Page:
What is in this article?:
- Groundwater nitrate issues reach political level
- Legacy issue?
- The stakes for farmers and farmland couldn't be much higher as new regulations call for increased scrutiny on groundwater and contaminants that include nitrates.
A flurry of meetings is under way as leaders of the Kings River Water Quality Coalition reach out to growers on nearly 1 million irrigated acres of the nation’s most productive farmland.
The meetings were spawned by new regulations from the Central Valley Regional Water Quality Control Board that call for increased scrutiny on groundwater and contaminants that include nitrates.
“Before, the focus was on surface water,” said David Orth, who heads the coalition. “Now it’s expanding into groundwater.
Orth and others addressed a nearly packed conference room at the Fresno County Farm Bureau. He began by pointing out that the issue of nitrates in drinking water “has elevated this program to a pretty significantly high political level.”
Regional watershed coalitions, such as the one Orth heads, first formed years ago to address the issue of surface water contaminants. They continue to bring growers together to pool resources and reduce the costs of compliance with orders under the Irrigated Lands Regulatory Program.
An order adopted by the water board Sept. 19 considers that any irrigated land has the potential to discharge into groundwater. Previously, growers could be excluded from regulation under the program if they could show that runoff from their land did not reach a surface water body.
Orth said growers on irrigated farm land who produce “$1,000 per year of gross product” will have about six months to join the coalition or to get an individual discharge permit.
Going it alone is more costly.
“It’s not a choice I would make personally,” said Clay Rodgers, assistant executive officer with the State Water Resources Control Board in Fresno.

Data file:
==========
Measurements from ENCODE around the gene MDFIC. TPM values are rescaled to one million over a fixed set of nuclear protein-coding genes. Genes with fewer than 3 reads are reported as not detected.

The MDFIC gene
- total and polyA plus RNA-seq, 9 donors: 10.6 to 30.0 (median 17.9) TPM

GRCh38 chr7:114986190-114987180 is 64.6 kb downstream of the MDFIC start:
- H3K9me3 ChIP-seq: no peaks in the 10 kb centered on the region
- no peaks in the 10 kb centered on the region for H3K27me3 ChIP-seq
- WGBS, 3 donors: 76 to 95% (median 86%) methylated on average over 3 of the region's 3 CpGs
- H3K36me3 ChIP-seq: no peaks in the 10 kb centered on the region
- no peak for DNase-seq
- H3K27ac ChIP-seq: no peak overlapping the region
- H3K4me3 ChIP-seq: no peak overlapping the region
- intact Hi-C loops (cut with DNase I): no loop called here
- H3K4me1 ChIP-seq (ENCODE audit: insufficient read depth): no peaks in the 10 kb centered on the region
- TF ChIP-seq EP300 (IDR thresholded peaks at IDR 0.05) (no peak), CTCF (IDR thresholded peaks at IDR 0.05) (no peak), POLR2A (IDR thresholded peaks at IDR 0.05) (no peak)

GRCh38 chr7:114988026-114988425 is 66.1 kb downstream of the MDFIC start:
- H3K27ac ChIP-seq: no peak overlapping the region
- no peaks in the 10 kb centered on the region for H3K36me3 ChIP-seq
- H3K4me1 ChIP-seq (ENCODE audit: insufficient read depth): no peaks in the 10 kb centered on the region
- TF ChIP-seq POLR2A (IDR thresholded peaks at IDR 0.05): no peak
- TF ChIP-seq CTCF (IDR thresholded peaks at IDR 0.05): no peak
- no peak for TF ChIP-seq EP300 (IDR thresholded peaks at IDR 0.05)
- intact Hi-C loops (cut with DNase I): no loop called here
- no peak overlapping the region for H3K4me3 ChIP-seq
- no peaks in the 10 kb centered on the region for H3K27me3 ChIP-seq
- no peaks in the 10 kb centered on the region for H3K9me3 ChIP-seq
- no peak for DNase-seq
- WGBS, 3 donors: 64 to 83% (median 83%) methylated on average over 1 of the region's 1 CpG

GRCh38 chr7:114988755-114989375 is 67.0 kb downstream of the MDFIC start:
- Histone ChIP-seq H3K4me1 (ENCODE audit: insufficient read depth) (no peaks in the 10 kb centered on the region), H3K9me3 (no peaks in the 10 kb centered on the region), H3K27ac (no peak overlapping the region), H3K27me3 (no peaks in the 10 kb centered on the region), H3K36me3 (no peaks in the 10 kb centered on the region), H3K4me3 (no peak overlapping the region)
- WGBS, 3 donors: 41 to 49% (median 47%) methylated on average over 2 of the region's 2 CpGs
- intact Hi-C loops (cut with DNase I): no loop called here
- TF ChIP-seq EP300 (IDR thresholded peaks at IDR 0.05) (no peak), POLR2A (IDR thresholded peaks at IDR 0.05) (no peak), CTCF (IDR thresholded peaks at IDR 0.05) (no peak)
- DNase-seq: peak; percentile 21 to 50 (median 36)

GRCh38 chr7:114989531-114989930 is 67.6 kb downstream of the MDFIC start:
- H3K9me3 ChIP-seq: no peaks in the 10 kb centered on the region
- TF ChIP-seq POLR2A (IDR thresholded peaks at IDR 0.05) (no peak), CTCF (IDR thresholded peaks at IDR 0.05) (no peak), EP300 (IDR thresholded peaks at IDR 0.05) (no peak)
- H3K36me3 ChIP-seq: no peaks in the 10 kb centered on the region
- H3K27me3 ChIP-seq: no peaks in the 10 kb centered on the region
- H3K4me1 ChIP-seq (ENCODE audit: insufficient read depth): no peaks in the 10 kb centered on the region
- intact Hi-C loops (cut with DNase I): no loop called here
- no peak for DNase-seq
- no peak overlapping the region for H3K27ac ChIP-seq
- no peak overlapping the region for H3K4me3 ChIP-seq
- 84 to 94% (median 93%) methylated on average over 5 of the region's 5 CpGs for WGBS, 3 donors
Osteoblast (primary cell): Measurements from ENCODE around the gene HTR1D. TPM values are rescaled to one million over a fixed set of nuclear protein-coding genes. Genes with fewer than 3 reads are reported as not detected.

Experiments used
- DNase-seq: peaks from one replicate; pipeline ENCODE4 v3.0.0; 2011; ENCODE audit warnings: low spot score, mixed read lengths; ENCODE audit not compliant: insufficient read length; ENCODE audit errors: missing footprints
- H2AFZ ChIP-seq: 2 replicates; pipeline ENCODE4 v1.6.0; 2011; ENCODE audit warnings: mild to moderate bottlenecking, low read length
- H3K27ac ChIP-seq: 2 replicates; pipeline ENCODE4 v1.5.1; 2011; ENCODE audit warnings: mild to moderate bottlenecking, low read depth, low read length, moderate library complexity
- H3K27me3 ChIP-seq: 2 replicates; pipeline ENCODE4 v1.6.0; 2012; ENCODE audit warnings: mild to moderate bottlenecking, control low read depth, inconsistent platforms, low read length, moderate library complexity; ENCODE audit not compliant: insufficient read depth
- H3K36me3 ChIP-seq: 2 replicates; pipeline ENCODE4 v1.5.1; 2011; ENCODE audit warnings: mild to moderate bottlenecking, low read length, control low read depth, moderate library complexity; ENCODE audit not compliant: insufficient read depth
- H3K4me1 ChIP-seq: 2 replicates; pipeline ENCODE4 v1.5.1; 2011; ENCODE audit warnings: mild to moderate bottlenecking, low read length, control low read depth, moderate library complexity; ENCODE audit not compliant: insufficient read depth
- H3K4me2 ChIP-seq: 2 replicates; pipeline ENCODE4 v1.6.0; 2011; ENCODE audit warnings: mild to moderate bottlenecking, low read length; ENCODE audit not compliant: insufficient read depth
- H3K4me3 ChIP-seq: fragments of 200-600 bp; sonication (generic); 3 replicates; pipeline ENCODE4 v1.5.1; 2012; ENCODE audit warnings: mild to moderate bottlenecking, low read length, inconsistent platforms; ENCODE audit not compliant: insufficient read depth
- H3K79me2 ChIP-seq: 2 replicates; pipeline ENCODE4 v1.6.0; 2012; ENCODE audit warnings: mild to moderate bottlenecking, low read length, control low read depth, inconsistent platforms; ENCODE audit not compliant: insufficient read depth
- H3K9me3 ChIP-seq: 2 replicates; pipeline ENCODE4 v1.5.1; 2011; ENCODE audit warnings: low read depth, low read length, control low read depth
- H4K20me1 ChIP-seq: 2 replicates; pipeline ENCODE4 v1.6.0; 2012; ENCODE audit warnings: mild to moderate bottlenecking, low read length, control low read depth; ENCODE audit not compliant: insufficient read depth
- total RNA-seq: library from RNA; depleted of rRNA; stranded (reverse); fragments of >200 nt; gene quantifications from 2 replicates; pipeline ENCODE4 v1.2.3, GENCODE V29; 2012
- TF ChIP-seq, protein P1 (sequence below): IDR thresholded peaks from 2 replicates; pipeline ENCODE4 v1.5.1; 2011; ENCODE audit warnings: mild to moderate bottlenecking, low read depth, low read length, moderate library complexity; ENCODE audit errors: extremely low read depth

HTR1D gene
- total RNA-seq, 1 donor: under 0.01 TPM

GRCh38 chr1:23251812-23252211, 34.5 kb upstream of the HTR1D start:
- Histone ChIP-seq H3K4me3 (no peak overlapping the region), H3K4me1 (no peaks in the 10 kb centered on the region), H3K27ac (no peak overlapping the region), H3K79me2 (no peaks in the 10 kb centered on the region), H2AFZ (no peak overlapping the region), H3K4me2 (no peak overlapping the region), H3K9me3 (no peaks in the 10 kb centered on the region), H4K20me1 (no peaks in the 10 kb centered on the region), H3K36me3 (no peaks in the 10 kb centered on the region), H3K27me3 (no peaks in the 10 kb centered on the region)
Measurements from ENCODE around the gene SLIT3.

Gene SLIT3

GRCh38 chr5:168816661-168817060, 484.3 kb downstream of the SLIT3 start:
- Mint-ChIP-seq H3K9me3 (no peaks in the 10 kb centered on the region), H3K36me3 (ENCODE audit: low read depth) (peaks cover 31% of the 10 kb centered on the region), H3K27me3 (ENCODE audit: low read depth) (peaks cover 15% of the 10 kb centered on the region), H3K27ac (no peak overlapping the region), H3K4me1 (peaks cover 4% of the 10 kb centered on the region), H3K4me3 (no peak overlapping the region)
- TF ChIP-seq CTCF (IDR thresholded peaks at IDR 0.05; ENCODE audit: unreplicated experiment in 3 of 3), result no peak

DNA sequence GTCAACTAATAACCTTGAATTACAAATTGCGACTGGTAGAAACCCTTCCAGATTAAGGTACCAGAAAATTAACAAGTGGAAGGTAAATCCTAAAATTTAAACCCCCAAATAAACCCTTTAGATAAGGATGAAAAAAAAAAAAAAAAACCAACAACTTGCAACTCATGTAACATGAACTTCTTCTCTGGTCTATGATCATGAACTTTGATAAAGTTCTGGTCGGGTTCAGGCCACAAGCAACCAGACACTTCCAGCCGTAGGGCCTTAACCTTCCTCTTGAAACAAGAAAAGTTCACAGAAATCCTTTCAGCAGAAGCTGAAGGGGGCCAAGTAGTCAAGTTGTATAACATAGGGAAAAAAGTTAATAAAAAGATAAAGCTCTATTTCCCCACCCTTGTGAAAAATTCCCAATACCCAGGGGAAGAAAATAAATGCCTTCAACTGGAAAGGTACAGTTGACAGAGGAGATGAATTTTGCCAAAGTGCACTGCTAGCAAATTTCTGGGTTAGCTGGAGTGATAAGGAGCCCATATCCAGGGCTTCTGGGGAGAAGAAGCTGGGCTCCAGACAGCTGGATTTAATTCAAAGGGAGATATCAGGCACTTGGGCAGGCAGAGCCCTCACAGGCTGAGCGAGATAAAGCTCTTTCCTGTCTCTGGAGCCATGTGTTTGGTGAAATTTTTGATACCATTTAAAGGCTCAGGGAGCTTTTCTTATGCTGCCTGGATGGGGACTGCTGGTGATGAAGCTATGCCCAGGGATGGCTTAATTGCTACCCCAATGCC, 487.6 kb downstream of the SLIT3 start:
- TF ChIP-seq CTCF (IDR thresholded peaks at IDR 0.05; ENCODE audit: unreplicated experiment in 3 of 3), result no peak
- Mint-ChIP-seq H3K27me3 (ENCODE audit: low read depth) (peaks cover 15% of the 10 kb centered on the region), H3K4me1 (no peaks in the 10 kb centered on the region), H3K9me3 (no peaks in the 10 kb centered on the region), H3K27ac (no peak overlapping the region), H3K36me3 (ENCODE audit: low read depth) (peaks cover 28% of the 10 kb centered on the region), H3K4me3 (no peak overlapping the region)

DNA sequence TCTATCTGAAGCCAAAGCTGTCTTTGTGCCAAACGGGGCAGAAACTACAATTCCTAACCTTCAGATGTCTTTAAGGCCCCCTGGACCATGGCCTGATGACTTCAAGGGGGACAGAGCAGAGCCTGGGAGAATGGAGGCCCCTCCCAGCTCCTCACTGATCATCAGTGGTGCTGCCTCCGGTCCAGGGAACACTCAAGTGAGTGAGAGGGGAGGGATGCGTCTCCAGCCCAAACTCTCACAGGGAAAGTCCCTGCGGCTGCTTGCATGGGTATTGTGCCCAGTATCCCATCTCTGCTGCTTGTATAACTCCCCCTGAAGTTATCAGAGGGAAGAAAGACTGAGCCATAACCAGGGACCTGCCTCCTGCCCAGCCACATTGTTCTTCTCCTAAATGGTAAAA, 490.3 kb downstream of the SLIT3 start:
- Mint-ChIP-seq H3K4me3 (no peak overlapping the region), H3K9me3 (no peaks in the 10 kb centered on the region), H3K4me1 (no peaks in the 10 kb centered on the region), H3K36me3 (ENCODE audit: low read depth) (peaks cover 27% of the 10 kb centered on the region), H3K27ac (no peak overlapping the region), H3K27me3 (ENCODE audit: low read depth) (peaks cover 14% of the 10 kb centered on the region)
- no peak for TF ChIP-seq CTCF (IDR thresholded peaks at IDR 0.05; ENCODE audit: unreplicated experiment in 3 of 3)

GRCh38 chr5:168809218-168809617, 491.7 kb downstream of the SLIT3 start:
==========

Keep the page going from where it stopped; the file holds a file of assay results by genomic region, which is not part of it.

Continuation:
One goal of the coalition is “to protect grower information on issues such as nitrogen management,” Orth said, explaining that information it shares with regulators will be at “the township level, 36 square miles, without farm specific information.”
The coalition monitors and assesses water quality and prepares summary reports on management practices.
Currently there are nearly 450,000 acres covered under the coalition. Almost another 500,000 must still be enrolled, Orth said.
“We’re reaching out to thousands of individual on this,” he said. Also planned are meetings with commodity groups.
The coalition is working on “grower templates” for various reports that must be filed. All coalition members will be required to prepare and submit a farm evaluation plan, a nutrient management plan, and, if applicable, a sediment and erosion control plan. Deadlines for submitting those plans vary depending on whether the farm is above or below 60 acres and whether the parcels are located in a high- or low-vulnerability area.
The coalition will identify vulnerable areas after studying available groundwater data, soil conditions, and other factors that potentially lead to the leaching of unused agricultural chemicals into groundwater.
High vulnerability areas are regions where groundwater is already contaminated, while low vulnerability areas are areas where the risk to groundwater is reduced. The determination of the high and low vulnerability areas is expected to be done within a year.
George Nikolich, vice president for technical operations with Gerawan Farming Inc., asked Rodgers for his advice if a grower wanted to contest the classification of “high vulnerability.”
Rodgers advised against an individual appeal to the water board. He recommended first making the case to the coalition itself.